When it comes to protests, they are a common part of democratic societies. We protest on different issues across Europe. It is an important tool that can be used by political forces, but again it should be used responsibly and in line with laws and constitutions. It should be used as part of the democratic rules of the game. So, this will be my response in the interparty dialogue. We are also concentrating on creating space for dialogue among those who are interested and keen on making important institutional changes in the run up to the next elections.
This is something that we will continue to do, and I also know that we can create space through our exercise. There is certainly less reason to use means and ways of political engagement that we don’t believe are in line with good democratic practice and standards that represent values across the EU. A boycott certainly isn’t something you’ll see in just about any democracy in the EU. And as long as it continues to be an important part of politics in Serbia, then of course it will continue to raise questions marks about the readiness of the country’s democratic institutions to really engage as partners in a wider partnership with democratic institutions in the EU. That’s why we are engaging in this interparty dialogue and I hope that we can make the difference in a positive direction here.
How do you see the ongoing, parallel political dialogue without the EP mediators?
Dialogue is important, as we’ve said, but we also feel and believe that the dialogue being led by the mediators doesn’t only have wide support among EU institutions – like the European Parliament, European Commission, member states and the Council – but has also become an important part of Serbia’s European path and perspectives. We also believe it is the only meaningful and crucial dialogue when it comes to making a key difference in the run up to the next elections. And that’s particularly in line with Serbia’s future goal of joining the EU. This is why we are engaging in this dialogue. We will, of course, look closely at the results of any other parallel dialogues, but it is important that these dialogues don’t undermine our efforts in any way.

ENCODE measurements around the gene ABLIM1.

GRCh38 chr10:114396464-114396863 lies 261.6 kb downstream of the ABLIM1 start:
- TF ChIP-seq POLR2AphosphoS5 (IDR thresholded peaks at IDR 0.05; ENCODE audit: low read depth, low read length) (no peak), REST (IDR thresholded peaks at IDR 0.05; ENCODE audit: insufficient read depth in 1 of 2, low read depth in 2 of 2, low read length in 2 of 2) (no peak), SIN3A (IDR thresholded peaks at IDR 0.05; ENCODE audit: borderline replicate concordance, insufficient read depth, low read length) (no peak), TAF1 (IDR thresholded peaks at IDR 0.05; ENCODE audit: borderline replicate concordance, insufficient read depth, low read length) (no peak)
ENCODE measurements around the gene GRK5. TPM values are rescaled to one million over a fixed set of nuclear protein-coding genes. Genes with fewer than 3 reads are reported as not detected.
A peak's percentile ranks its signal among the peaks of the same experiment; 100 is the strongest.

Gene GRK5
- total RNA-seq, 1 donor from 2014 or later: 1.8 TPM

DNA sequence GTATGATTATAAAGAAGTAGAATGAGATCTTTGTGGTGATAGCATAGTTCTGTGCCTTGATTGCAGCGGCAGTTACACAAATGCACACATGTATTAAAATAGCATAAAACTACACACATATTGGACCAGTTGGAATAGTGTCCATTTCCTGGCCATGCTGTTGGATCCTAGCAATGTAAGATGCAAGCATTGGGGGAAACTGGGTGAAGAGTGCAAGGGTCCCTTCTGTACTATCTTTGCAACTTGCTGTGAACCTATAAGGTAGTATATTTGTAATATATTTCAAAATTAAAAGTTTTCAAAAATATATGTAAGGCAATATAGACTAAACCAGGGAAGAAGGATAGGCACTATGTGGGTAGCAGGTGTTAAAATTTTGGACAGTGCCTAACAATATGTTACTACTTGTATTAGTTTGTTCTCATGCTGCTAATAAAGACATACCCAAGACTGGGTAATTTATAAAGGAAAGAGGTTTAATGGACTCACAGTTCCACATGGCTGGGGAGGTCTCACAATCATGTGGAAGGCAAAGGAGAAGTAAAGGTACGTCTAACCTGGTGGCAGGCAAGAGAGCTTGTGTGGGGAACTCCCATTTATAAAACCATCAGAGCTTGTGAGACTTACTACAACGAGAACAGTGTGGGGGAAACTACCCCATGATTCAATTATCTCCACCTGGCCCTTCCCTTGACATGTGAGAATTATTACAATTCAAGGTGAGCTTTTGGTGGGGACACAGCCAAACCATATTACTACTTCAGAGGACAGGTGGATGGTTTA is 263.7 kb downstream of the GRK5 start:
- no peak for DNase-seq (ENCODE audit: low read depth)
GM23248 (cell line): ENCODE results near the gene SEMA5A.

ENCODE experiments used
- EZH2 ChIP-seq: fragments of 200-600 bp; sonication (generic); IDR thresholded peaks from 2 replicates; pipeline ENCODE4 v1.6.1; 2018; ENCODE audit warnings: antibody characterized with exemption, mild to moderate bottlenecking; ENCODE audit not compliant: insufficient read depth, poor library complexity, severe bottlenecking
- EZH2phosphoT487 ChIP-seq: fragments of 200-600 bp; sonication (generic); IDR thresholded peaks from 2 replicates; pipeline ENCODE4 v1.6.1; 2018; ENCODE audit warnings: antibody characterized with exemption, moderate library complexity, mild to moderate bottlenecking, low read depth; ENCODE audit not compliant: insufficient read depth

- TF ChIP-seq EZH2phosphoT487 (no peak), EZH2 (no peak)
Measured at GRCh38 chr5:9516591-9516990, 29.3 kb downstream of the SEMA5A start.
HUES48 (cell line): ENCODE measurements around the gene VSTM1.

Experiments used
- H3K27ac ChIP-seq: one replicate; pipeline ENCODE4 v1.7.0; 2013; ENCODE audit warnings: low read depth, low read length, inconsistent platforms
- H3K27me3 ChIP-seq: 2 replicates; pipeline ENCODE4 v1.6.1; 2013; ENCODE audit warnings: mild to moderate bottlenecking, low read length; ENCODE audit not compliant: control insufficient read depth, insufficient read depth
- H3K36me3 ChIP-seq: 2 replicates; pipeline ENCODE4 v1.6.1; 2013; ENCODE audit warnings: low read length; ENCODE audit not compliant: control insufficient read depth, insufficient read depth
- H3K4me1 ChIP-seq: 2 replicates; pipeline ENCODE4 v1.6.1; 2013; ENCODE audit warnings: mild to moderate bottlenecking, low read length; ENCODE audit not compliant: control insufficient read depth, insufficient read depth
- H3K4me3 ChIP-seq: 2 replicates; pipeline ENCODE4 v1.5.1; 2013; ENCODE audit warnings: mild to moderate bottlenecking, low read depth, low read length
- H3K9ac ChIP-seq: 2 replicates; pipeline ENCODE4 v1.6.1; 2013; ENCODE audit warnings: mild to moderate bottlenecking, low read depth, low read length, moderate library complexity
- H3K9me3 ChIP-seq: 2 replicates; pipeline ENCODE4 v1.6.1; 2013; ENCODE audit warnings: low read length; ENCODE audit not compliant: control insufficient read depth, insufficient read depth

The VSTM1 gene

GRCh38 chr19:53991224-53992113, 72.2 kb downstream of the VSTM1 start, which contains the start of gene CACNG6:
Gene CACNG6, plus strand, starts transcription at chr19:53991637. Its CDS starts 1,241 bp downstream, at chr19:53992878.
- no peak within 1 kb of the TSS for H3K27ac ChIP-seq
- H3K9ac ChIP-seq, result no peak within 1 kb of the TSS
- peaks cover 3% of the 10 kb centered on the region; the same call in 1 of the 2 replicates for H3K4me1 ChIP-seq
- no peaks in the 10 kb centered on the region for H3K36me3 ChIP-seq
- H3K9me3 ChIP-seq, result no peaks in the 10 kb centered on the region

I think this is really the key message. I know that the dialogue with radical parties that didn’t opt to engage with us should have closure, and we will look at the numerous issues that should be tackled. We should ideally look at ways to improve political conditions for everyone in Serbia in the run up to the next elections. Our dialogue really aims to reinforce not only what we see as essential principles that are key to functioning European democracies in Serbian politics, but also to reinforce the space for all those political forces that must seriously engage in work on Serbia’s European perspective. We do hope that these political forces can benefit fully and engage in the results of our dialogue. My statement is very simple: our dialogue is the dialogue that I believe can make an important change when it comes to the next elections and also when it comes to progress on Serbia’s European path.
The most promising news for me was that everyone was willing and able to sit around the same table; to sit in the same room for two days and discuss some of these difficult issues
The “must do list” is in the hands of Serbian politicians. We just create space for the dialogue. A “must” would be that everyone must be willing to participate in the next elections
We are very much aware of the situation when it comes to public broadcasters, which is one of the key issues when it comes to the interparty dialogue